Many landlords choose to serve a “Section 21 Notice” as a route to evict a tenant from residential lettings.
The reason is because the landlord is not required to establish any prescribed grounds under Schedule 2 of the Housing Legislation or “fault” on part of the tenant.
Get the procedure right and the associated costs to recover possession of the property is relatively inexpensive.
However, get the procedure wrong, and it is likely to lead to potential lost rental income, not to mention extra costs to put things right.
Frequently, the Dispute Resolution Team at DWS are called in to untangle thorny knots that landlords often get themselves into as a result of overlooking certain criteria.
If you are landlord or a letting/management agent then this article is for you.
Protection of a Tenants Deposit
A landlord (or their agent) must place a tenant’s deposit in a Government/Tenancy Deposit Scheme if the property is rented out on an Assured Shorthold Tenancy (AST) that started after the 6 April 2007.
In England and Wales, the deposit can be registered with any of the following deposit schemes:
If there is a dispute at the end of the tenancy regarding the return of the deposit (or deductions from it) then the scheme will decide to whom the deposit (in full or in part) should be returned.
For tenancies commencing from the 6 April 2012 onwards, the landlord has up to 30 days to protect the deposit in one of the approved schemes. For tenancies commencing before the 6 April 2012 (and not renewed), exceptions may apply.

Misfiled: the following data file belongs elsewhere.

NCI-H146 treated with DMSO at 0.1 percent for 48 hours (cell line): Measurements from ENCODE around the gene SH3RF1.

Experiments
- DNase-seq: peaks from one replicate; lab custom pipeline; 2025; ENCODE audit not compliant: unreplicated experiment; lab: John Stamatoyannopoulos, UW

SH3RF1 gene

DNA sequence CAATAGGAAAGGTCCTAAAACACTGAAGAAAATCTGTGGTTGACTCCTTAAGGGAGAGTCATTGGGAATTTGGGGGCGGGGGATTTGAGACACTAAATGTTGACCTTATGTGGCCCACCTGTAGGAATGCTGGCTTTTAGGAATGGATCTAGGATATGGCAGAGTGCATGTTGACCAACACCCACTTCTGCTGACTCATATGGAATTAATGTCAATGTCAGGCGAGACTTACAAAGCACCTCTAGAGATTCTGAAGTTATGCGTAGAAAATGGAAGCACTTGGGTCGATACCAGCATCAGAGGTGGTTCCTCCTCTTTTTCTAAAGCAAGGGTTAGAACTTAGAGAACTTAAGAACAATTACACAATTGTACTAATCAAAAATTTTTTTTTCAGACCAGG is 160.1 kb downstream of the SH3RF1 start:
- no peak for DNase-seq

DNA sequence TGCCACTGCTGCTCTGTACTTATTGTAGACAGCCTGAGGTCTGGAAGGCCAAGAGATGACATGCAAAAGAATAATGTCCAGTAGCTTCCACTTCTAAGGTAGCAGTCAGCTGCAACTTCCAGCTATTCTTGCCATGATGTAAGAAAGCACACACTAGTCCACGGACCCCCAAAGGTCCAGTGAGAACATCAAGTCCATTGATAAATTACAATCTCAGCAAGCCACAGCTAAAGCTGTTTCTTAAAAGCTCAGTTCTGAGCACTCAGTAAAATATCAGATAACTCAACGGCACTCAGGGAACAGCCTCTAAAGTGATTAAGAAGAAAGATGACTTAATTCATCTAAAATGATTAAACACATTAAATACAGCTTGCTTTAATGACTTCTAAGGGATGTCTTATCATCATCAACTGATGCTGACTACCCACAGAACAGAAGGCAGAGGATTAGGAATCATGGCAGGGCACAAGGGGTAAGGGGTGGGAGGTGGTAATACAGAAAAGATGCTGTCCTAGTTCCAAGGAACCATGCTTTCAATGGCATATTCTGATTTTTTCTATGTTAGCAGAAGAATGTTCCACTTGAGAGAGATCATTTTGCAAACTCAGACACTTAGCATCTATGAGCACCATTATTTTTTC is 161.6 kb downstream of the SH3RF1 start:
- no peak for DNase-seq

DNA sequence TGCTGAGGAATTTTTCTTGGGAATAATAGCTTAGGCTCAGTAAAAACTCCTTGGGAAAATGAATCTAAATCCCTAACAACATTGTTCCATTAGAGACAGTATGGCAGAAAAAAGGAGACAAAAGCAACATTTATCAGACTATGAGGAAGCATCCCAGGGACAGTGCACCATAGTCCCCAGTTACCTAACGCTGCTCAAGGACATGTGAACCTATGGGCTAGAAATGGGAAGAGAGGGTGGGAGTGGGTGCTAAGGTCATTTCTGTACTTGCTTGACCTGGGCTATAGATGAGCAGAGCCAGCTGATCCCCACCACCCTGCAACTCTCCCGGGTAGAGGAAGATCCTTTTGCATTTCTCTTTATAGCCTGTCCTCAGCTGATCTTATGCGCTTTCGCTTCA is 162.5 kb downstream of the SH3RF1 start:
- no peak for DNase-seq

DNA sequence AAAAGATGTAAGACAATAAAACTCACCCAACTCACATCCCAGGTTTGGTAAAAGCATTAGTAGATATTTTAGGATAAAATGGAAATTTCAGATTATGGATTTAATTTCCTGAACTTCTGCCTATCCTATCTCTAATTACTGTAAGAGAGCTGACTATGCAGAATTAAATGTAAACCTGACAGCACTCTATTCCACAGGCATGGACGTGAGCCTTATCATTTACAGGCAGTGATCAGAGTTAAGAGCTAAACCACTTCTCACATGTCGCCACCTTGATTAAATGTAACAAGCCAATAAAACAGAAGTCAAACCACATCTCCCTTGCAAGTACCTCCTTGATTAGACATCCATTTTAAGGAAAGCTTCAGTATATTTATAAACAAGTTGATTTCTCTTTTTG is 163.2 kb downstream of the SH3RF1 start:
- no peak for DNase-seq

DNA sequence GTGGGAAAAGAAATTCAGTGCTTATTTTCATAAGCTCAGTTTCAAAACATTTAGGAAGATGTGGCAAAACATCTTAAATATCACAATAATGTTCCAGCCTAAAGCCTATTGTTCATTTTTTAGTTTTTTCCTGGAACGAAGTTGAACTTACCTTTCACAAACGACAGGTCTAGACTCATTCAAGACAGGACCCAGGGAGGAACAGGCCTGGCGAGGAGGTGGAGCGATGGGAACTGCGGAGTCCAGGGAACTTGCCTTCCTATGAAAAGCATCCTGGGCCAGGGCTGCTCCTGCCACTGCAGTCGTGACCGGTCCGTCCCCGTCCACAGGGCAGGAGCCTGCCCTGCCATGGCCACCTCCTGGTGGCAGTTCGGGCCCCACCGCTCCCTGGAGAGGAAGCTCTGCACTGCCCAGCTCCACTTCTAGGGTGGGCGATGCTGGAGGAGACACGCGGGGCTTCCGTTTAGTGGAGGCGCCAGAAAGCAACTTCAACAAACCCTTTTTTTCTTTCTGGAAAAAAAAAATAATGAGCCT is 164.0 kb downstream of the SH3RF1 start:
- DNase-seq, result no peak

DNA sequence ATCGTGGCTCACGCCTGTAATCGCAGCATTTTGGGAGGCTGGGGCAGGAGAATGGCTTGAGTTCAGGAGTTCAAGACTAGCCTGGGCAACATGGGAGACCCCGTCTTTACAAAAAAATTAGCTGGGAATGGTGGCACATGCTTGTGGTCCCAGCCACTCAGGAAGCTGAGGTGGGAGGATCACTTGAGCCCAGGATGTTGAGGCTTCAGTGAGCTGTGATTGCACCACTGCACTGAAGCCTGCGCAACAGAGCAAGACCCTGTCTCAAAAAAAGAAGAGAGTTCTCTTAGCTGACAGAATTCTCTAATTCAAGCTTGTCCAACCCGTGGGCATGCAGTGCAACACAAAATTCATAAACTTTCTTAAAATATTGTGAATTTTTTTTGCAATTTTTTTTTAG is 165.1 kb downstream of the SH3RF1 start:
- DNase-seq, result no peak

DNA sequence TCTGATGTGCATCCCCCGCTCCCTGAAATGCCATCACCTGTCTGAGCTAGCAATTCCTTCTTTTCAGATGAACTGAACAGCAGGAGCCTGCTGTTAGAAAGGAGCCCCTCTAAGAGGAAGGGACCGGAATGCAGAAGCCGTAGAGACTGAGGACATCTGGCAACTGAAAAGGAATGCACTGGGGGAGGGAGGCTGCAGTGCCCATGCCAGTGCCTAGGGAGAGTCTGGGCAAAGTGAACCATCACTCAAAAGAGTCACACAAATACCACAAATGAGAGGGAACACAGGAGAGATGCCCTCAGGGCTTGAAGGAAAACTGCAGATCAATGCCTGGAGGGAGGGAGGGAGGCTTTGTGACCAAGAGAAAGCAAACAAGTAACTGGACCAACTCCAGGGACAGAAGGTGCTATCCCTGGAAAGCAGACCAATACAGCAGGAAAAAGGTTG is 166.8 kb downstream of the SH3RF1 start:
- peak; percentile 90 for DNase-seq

The landlord also has 30 days to provide a tenant with information regarding the protection of the deposit and other information known as “prescribed information”.
Consequences of failing to protect the tenants deposit
If a landlord or agent has failed to protect the tenants deposit then there are two main consequences; both of which are significant.
As a penalty for failing to protect the deposit a landlord can be ordered by the court to return the deposit to the tenant, as well as paying the tenant up to three times the amount of the deposit as compensation. The amount that is ordered by way of compensation can vary dependent upon the circumstances.
Invalid Section 21 Notice
If you fail to protect the deposit, the Section 21 Notice will not be valid. A tenant cannot be evicted without a court order. In reality, this is likely to mean that a landlord will have difficulty in evicting a tenant unless certain grounds can be established under Schedule 2 of the Housing Act 1998. Any attempt to evict a tenant without a court order may lead to claims for unlawful eviction by the tenant and a landlord may face the prospect of being ordered to pay compensation to the tenant, a fine and/or imprisonment.
Can a valid Section 21 Notice still be served if the deposit if protected late?
Many landlords pay little attention to this point. Quite simply the answer is no.
Under the current rules, if a tenant’s deposit is protected late (after the 30 day period), then late protection of the deposit does not remedy the breach.
Once it’s late, it’s too late.
We have come across many instances where Landlords fail to appreciate this point and press ahead to court in the vain hope pursuing eviction proceedings through the Section 21 procedure. However, this can only serve to make matters more complicated.
To discuss how to deal with the problem, other criteria that you must meet, alternative remedies, strategy, damage limitation, or any issues concerning landlord and tenant matters, please contact the dispute resolution team at DWS Legal on 0116 2999 199 or firstname.lastname@example.org